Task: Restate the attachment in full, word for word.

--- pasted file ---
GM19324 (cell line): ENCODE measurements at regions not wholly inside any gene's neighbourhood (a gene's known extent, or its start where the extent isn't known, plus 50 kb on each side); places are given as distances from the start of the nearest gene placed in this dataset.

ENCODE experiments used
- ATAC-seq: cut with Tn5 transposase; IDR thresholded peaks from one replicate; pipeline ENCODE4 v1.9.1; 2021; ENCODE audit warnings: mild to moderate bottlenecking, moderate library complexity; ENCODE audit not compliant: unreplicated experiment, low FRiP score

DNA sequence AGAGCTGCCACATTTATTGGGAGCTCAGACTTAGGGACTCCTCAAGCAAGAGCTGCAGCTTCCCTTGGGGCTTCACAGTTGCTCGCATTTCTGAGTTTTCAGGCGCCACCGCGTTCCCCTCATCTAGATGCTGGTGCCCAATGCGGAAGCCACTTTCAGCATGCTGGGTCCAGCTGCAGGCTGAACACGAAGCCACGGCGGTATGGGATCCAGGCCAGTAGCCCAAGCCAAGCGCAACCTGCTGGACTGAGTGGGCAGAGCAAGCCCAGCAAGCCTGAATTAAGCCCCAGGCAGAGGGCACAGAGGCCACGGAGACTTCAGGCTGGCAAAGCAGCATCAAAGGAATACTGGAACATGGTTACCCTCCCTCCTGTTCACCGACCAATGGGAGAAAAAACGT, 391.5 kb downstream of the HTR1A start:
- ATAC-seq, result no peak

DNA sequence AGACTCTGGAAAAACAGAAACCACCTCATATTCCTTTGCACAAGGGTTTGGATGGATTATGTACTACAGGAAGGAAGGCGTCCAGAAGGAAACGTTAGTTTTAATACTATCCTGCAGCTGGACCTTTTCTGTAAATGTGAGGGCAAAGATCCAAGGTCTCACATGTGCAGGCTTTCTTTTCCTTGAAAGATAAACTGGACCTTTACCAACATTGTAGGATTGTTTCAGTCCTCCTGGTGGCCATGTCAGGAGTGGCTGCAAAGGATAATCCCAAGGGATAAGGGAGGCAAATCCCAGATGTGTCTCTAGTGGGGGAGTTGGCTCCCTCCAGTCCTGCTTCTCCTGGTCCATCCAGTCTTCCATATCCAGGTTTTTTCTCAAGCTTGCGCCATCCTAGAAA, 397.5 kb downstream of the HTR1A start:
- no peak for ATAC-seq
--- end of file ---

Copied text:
GM19324 (cell line): ENCODE measurements at regions not wholly inside any gene's neighbourhood (a gene's known extent, or its start where the extent isn't known, plus 50 kb on each side); places are given as distances from the start of the nearest gene placed in this dataset.

ENCODE experiments used
- ATAC-seq: cut with Tn5 transposase; IDR thresholded peaks from one replicate; pipeline ENCODE4 v1.9.1; 2021; ENCODE audit warnings: mild to moderate bottlenecking, moderate library complexity; ENCODE audit not compliant: unreplicated experiment, low FRiP score

DNA sequence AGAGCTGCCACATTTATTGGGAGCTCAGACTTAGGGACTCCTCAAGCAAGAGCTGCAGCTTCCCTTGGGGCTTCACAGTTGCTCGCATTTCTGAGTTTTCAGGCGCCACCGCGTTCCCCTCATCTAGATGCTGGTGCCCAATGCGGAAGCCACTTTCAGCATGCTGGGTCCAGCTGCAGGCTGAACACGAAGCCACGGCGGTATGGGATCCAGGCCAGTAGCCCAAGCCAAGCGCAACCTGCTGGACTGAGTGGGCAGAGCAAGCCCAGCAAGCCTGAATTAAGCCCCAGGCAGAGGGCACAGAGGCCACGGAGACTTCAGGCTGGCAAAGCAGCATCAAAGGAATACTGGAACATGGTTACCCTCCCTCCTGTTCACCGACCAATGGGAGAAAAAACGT, 391.5 kb downstream of the HTR1A start:
- ATAC-seq, result no peak

DNA sequence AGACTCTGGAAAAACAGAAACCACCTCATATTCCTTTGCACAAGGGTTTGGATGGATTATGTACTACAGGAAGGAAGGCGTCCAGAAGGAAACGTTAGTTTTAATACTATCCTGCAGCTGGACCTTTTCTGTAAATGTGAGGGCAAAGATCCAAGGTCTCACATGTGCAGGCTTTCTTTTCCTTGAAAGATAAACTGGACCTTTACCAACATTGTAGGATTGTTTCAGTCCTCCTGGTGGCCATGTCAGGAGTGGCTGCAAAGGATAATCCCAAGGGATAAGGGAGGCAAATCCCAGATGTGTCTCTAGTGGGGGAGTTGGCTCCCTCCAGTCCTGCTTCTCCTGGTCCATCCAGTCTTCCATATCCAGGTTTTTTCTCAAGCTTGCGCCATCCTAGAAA, 397.5 kb downstream of the HTR1A start:
- no peak for ATAC-seq